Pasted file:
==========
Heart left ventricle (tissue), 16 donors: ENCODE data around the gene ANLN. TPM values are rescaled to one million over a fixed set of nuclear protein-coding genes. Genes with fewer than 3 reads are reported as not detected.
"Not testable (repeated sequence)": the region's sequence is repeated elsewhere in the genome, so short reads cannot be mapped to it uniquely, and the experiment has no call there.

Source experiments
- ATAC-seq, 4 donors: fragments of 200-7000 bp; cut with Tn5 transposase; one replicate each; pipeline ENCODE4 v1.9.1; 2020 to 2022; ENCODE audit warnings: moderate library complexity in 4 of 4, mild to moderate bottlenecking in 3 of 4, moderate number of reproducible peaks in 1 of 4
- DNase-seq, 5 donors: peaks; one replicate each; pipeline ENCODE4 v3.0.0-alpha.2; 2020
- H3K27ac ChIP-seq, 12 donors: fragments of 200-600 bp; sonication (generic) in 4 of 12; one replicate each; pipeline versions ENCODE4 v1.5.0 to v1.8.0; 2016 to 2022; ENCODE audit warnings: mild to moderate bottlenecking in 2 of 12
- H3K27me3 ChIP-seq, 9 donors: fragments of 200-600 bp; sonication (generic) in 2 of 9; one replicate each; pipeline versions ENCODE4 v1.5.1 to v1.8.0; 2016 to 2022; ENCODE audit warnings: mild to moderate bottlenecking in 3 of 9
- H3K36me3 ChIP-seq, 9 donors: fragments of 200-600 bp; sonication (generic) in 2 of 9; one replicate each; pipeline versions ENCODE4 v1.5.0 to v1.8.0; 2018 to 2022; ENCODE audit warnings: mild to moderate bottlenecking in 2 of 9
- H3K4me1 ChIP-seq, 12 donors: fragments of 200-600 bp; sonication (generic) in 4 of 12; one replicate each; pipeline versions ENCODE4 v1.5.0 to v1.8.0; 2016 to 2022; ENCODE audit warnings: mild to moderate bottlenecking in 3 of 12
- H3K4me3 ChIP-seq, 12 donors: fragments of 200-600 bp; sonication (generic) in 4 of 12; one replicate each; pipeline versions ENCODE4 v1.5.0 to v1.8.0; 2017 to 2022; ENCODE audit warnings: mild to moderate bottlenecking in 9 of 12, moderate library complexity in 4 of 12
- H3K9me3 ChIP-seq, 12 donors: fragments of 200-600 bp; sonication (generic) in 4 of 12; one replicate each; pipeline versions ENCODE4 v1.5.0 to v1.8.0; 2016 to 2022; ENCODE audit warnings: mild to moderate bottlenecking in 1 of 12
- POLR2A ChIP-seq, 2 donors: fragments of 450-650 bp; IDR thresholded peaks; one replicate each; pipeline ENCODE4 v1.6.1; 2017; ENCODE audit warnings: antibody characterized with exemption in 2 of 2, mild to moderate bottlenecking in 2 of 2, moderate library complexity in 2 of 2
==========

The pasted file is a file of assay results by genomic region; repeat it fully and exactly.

Heart left ventricle (tissue), 16 donors: ENCODE data around the gene ANLN. TPM values are rescaled to one million over a fixed set of nuclear protein-coding genes. Genes with fewer than 3 reads are reported as not detected.
"Not testable (repeated sequence)": the region's sequence is repeated elsewhere in the genome, so short reads cannot be mapped to it uniquely, and the experiment has no call there.

Source experiments
- ATAC-seq, 4 donors: fragments of 200-7000 bp; cut with Tn5 transposase; one replicate each; pipeline ENCODE4 v1.9.1; 2020 to 2022; ENCODE audit warnings: moderate library complexity in 4 of 4, mild to moderate bottlenecking in 3 of 4, moderate number of reproducible peaks in 1 of 4
- DNase-seq, 5 donors: peaks; one replicate each; pipeline ENCODE4 v3.0.0-alpha.2; 2020
- H3K27ac ChIP-seq, 12 donors: fragments of 200-600 bp; sonication (generic) in 4 of 12; one replicate each; pipeline versions ENCODE4 v1.5.0 to v1.8.0; 2016 to 2022; ENCODE audit warnings: mild to moderate bottlenecking in 2 of 12
- H3K27me3 ChIP-seq, 9 donors: fragments of 200-600 bp; sonication (generic) in 2 of 9; one replicate each; pipeline versions ENCODE4 v1.5.1 to v1.8.0; 2016 to 2022; ENCODE audit warnings: mild to moderate bottlenecking in 3 of 9
- H3K36me3 ChIP-seq, 9 donors: fragments of 200-600 bp; sonication (generic) in 2 of 9; one replicate each; pipeline versions ENCODE4 v1.5.0 to v1.8.0; 2018 to 2022; ENCODE audit warnings: mild to moderate bottlenecking in 2 of 9
- H3K4me1 ChIP-seq, 12 donors: fragments of 200-600 bp; sonication (generic) in 4 of 12; one replicate each; pipeline versions ENCODE4 v1.5.0 to v1.8.0; 2016 to 2022; ENCODE audit warnings: mild to moderate bottlenecking in 3 of 12
- H3K4me3 ChIP-seq, 12 donors: fragments of 200-600 bp; sonication (generic) in 4 of 12; one replicate each; pipeline versions ENCODE4 v1.5.0 to v1.8.0; 2017 to 2022; ENCODE audit warnings: mild to moderate bottlenecking in 9 of 12, moderate library complexity in 4 of 12
- H3K9me3 ChIP-seq, 12 donors: fragments of 200-600 bp; sonication (generic) in 4 of 12; one replicate each; pipeline versions ENCODE4 v1.5.0 to v1.8.0; 2016 to 2022; ENCODE audit warnings: mild to moderate bottlenecking in 1 of 12
- POLR2A ChIP-seq, 2 donors: fragments of 450-650 bp; IDR thresholded peaks; one replicate each; pipeline ENCODE4 v1.6.1; 2017; ENCODE audit warnings: antibody characterized with exemption in 2 of 2, mild to moderate bottlenecking in 2 of 2, moderate library complexity in 2 of 2